Under a partnership with the Environmental Defense Fund (EDF) and Google Earth Outreach that began in 2014, Public Service Electric & Gas (PSE&G) was able to reduce methane emissions from targeted areas in its service territory by 83% and prioritize which aging distribution pipelines it should replace first.
PSE&G is New Jersey's largest regulated utility. It serves nearly three-quarters of the state's population, and the partnership with EDF and Google has accelerated its $905 million infrastructure replacement program. The partnership, which has been formed with other utilities in cities across the country, including Pittsburgh, Boston, Indianapolis, and New York City, identifies and maps methane leaks from distribution networks.
PSE&G said it is interested in the technology and asked to collaborate. The company gave EDF information on the location and type of gas lines in target areas. A Google Street View car equipped with sensors that help detect leaks and create detailed maps spent six months gathering millions of readings over hundreds of miles of roadway in densely populated areas.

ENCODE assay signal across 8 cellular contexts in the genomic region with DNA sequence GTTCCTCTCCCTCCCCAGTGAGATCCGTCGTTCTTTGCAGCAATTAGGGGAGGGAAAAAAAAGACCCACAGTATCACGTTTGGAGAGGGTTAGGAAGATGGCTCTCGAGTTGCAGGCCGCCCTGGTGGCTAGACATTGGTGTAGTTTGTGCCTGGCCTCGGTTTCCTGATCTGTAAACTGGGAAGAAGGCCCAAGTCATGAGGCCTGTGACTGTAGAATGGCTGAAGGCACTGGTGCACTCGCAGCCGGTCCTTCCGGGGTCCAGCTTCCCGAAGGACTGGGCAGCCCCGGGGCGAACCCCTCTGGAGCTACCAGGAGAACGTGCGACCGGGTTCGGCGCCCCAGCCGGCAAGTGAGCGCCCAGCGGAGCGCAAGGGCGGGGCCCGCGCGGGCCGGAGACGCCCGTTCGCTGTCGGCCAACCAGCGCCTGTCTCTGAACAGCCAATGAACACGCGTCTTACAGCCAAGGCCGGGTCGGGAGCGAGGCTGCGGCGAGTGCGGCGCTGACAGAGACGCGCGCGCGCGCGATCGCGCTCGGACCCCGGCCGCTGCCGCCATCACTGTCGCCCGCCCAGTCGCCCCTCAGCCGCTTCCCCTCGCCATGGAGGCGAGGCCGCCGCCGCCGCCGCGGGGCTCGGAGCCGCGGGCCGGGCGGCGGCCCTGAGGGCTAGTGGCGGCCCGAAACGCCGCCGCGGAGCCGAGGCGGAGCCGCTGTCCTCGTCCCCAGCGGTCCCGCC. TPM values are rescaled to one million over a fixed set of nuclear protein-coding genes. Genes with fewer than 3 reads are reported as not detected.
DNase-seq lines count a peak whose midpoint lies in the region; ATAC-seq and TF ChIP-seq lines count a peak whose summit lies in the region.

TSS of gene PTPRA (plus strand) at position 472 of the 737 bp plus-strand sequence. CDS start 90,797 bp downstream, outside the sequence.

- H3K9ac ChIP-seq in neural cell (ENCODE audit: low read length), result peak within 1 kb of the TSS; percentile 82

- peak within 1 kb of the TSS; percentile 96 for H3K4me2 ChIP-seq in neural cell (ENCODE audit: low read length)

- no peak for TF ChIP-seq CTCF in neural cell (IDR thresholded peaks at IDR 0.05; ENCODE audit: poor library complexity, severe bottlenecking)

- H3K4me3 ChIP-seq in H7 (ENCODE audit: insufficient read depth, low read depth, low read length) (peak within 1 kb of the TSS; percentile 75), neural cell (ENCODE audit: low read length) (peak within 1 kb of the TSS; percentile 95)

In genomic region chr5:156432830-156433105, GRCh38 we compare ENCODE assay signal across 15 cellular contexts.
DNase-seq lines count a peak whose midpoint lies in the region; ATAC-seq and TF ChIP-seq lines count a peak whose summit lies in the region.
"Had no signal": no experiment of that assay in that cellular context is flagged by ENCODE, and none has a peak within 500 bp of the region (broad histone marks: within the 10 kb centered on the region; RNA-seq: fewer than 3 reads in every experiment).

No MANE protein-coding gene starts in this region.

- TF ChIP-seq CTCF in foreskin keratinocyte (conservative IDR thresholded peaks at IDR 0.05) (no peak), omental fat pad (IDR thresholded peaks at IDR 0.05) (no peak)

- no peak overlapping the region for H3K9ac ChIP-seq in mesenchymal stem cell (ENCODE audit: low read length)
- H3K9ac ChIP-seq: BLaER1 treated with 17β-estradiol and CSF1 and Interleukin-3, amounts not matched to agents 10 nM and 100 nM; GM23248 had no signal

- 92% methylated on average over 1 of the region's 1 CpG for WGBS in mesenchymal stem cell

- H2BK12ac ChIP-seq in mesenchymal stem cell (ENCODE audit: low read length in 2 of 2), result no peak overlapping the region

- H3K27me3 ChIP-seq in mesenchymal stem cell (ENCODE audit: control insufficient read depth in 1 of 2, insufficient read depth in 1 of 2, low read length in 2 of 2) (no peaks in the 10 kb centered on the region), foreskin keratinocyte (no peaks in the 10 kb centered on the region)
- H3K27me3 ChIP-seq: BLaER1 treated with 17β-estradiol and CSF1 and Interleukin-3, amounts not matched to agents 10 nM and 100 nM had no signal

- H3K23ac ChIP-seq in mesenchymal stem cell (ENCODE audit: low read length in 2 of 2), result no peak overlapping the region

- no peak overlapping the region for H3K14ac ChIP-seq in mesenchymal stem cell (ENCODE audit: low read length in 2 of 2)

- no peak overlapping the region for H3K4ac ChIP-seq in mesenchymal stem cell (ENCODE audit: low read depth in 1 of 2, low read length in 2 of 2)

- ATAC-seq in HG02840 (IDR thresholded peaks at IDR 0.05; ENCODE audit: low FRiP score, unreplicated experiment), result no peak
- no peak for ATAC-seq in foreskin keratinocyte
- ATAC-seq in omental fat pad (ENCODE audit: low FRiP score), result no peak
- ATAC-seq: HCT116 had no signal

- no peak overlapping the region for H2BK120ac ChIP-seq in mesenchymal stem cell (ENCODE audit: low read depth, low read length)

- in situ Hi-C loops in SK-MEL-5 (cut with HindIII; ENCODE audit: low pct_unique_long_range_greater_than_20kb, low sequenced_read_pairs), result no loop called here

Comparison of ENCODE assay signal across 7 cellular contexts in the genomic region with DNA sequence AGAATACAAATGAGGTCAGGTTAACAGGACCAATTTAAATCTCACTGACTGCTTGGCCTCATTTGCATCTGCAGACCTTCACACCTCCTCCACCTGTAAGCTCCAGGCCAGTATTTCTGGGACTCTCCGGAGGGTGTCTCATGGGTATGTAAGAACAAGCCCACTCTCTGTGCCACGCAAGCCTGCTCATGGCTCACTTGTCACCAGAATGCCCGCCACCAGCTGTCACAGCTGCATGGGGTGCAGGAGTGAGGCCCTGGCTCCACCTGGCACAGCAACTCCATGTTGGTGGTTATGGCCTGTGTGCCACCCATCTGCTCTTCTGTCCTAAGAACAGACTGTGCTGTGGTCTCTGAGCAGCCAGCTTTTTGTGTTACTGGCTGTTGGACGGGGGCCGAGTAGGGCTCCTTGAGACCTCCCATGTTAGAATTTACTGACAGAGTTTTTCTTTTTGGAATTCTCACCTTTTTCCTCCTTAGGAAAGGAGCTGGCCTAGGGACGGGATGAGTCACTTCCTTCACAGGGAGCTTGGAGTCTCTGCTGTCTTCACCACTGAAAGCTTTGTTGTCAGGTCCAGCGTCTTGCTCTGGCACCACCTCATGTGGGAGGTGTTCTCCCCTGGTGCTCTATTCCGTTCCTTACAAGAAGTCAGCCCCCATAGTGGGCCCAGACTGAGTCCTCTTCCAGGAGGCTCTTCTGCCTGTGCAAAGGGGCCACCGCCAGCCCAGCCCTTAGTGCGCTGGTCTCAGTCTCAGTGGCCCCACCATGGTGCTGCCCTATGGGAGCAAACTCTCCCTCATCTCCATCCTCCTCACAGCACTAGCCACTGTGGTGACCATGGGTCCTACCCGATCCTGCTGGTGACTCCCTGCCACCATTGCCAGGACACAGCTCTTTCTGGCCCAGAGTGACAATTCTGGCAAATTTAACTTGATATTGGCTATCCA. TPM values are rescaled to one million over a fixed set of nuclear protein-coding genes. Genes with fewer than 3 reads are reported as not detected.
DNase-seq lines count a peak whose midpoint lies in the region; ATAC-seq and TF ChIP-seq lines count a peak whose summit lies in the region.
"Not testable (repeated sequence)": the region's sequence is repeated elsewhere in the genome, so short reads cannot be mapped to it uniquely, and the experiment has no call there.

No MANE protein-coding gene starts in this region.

The team then used algorithms that were refined over several years to assess the data and rank it so PSE&G could replace pipeline faster. The utility was also able to reduce emissions at the same time it installed 35% fewer miles of pipeline. The company said that wouldn't have happened without the technology developed by EDF, Google and Colorado State University.
While the work helps to keep distribution systems safer, it's also aimed at reducing greenhouse gas emissions. Methane is a leading greenhouse gas that has more warming power than carbon dioxide. Aging gas distribution systems, particularly those in the Northeast where the infrastructure is older, are a leading concern in the fight against emissions.
By 2018, PSE&G plans to replace up to 510 miles of aging cast-iron and bare steel lines under a program approved last year by the New Jersey Board of Public Utilities.